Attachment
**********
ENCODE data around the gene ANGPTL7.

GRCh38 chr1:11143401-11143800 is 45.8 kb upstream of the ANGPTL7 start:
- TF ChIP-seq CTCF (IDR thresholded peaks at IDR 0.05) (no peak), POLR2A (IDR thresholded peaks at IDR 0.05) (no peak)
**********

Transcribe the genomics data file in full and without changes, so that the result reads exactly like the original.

ENCODE data around the gene ANGPTL7.

GRCh38 chr1:11143401-11143800 is 45.8 kb upstream of the ANGPTL7 start:
- TF ChIP-seq CTCF (IDR thresholded peaks at IDR 0.05) (no peak), POLR2A (IDR thresholded peaks at IDR 0.05) (no peak)